Immunostaining of internalized CFTR variants with markers of recycling endosomes (transferrin) and lysosomes (FITC-dextran and Lamp-1) confirmed that internalized rΔF508 and Δ70 CFTR were diverted to MVB/lysosomes, whereas the wt CFTR was associated with recycling endosomes at 37°C (Fig. 8 b; unpublished data). Lysosomal proteolysis of the wt and Δ70 CFTR was also supported by the detection of immunoreactive degradation intermediates in purified lysosomes (Benharouga et al., 2001).
Kinetic model of CFTR peripheral trafficking
Besides sequestration of the mutant CFTR at the early endosomes, accelerated targeting into MVB/lysosomes could enhance the efficiency of the channel degradation (Katzmann et al., 2002; Hicke and Dunn, 2003). We used multicompartment kinetic analysis to estimate the intercompartmental transfer rates of the wt and rΔF508 channels. Endocytic rate constants (ken) were calculated from the internalization rates. Based on ken, turnover of the cell surface and the complex-glycosylated pools, degradation (kdeg), and recycling rate (kre) constants were computed by the SAAM II multicompartment analysis program. The kdeg of the rΔF508 CFTR was increased by twofold relative to wt CFTR (Fig. 8 c). The kre of rΔF508 CFTR was attenuated by nearly fivefold as compared with the wt (Fig. 8 c). These results, together with the recycling measurements, suggest that misfolding has a major impact on the sequestration of CFTR at early endosomes. Endosomal retention in concert with modestly accelerated transfer rates into MVB/lysosomal compartments is sufficient to attenuate the cell surface stability of the rΔF508 CFTR by 10-fold (Fig. 1 c).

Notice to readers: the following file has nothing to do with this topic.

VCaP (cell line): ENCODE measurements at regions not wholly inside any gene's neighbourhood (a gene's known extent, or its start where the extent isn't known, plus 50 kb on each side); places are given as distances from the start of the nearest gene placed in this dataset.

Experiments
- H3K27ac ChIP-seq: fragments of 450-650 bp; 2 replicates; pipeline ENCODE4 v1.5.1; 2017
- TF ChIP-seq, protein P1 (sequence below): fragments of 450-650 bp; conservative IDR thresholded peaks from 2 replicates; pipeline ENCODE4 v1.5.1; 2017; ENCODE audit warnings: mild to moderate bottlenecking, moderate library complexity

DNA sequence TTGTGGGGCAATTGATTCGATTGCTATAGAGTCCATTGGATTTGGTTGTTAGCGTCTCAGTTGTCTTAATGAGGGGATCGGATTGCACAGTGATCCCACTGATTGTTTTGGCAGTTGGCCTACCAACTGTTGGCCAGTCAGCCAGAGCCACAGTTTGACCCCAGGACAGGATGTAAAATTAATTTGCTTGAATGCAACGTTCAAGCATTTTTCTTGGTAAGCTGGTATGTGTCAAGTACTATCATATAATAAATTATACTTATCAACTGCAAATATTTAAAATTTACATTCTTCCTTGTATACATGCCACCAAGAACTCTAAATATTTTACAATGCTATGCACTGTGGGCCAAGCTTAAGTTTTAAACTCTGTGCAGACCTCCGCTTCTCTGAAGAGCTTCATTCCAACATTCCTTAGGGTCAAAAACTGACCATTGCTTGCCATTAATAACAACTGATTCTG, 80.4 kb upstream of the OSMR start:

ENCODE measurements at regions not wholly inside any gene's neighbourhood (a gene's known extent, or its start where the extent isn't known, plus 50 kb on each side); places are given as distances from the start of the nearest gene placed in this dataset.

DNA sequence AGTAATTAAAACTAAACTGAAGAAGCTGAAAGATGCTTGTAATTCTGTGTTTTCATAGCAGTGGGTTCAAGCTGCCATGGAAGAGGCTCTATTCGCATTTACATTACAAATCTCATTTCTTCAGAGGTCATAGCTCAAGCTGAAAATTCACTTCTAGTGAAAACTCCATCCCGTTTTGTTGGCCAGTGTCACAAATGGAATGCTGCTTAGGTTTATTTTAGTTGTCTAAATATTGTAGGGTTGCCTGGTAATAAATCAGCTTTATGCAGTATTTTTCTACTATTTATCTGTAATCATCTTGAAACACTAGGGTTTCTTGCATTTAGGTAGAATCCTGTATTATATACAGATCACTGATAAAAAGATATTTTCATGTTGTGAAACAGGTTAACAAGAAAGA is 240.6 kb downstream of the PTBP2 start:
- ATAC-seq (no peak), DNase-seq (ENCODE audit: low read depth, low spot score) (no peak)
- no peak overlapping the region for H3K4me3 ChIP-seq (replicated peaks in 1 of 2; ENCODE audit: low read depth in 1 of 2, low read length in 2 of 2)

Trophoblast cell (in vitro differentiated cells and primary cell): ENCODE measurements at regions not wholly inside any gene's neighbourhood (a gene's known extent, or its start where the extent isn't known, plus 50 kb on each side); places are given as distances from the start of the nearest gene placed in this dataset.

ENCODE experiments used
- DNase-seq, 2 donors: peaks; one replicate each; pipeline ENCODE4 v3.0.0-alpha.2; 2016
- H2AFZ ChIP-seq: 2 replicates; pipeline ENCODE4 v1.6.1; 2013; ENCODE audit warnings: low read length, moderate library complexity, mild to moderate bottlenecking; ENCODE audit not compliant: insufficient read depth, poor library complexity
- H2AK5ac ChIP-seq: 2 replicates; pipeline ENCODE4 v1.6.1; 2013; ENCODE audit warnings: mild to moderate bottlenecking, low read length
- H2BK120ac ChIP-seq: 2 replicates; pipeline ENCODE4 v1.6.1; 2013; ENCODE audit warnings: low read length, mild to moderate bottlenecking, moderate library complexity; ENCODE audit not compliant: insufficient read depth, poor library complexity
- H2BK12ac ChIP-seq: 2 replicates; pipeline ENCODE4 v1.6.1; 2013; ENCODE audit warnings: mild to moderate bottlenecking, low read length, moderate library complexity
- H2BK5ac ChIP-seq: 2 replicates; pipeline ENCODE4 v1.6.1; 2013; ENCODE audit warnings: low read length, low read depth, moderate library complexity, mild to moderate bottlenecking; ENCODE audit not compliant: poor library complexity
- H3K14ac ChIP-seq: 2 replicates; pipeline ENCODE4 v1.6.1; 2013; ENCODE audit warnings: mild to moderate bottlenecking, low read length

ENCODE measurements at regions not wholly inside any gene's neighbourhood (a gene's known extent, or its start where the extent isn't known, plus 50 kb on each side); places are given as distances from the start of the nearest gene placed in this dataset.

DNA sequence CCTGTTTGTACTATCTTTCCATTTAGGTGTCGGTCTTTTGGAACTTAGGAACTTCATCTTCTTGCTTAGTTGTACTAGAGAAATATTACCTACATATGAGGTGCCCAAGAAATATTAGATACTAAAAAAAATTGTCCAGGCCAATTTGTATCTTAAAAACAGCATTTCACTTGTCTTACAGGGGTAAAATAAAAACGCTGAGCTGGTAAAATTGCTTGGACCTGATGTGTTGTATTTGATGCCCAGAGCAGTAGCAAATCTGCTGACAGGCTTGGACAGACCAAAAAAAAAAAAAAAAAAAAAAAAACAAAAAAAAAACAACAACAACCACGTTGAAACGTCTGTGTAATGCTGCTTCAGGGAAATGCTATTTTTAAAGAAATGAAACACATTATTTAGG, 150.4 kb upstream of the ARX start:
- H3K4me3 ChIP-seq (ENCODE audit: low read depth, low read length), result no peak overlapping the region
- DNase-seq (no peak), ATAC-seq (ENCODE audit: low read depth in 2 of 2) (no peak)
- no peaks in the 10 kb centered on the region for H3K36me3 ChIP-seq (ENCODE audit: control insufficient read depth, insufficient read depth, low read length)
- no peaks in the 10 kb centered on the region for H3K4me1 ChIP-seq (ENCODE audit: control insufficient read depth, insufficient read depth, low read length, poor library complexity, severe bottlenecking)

Major conformational defects account for the Ub-dependent degradation of newly synthesized wt and mutant CFTR at ER (Kopito, 1999). Comparison of the ER and peripheral quality control of CFTR suggests that both processes entail three consecutive steps: the recognition of misfolded CFTR, the delivery of the channel to the relevant proteolytic machinery, and the proteolysis itself. Although substantial progress has been made in our understanding of membrane protein quality control at the ER (Cyr et al., 2002; Hampton, 2002; Ellgaard and Helenius, 2003; McCracken and Brodsky, 2003), the present work represents the first attempt to characterize the peripheral counterpart of this process in mammalian cells.
Misfolding promotes the ubiquitination of CFTR in post-Golgi compartments
Compelling evidence suggests that Ub conjugation is a prerequisite for the disposal of misfolded rΔF508 and Δ70 CFTR from the cell surface.
First, we demonstrated a correlation between the conformational destabilization and the ubiquitination propensity of rΔF508 and Δ70 CFTR in post-Golgi compartments. Rescuing the folding defect at the permissive temperature (28°C) diminished, whereas thermo-denaturation (40°C) further increased the ubiquitination of the mutants, leading to the preferential recycling or MVB/lysosomal targeting, respectively (Fig. 4 c). Neither accelerated biosynthesis nor the saturation of the degradation machinery can explain the nearly 20-fold increased level of ubiquitinated mutants as compared with that of the wt CFTR. The translational rates of the Δ70 and ΔF508 CFTR were comparable to that of the wt CFTR in BHK cells (Zhang et al., 1998; Haardt et al., 1999), and the copy number of wt CFTR at the cell surface is estimated to be only a few thousand molecules per cell.
Second, covalent attachment of Ub to the COOH-terminal tail of the wt CFTR reproduced the recycling as well as the cell surface stability defects of the mutants (Fig. 5). The genetically fused Ub mimics the cellular consequences of post-translational ubiquitination of CFTR rather than provoking misfolding. This conclusion is supported by the largely preserved processing efficiency of the CFTR-Ub (unpublished data), and the proportionally decreased PKA-stimulated whole-cell current and cell surface density of the chimera (Fig. S5). Furthermore, the Ile44Ala point mutation in Ub was able to restore the recycling and stability of the chimera to that of the wt CFTR (Fig. 5).
Finally, the most direct evidence for the role of Ub-conjugation was provided by the fact that heat inactivation of the E1 Ub-activating enzyme prevented the disappearance of Δ70 and rΔF508 CFTR from the plasma membrane in ts20 cells without influencing their endocytosis rates (Fig. 6). Collectively, these observations support the pivotal role of Ub modification in the down-regulation of the misfolded rΔF508 and Δ70 CFTR from the cell surface via post-endocytic mechanism(s).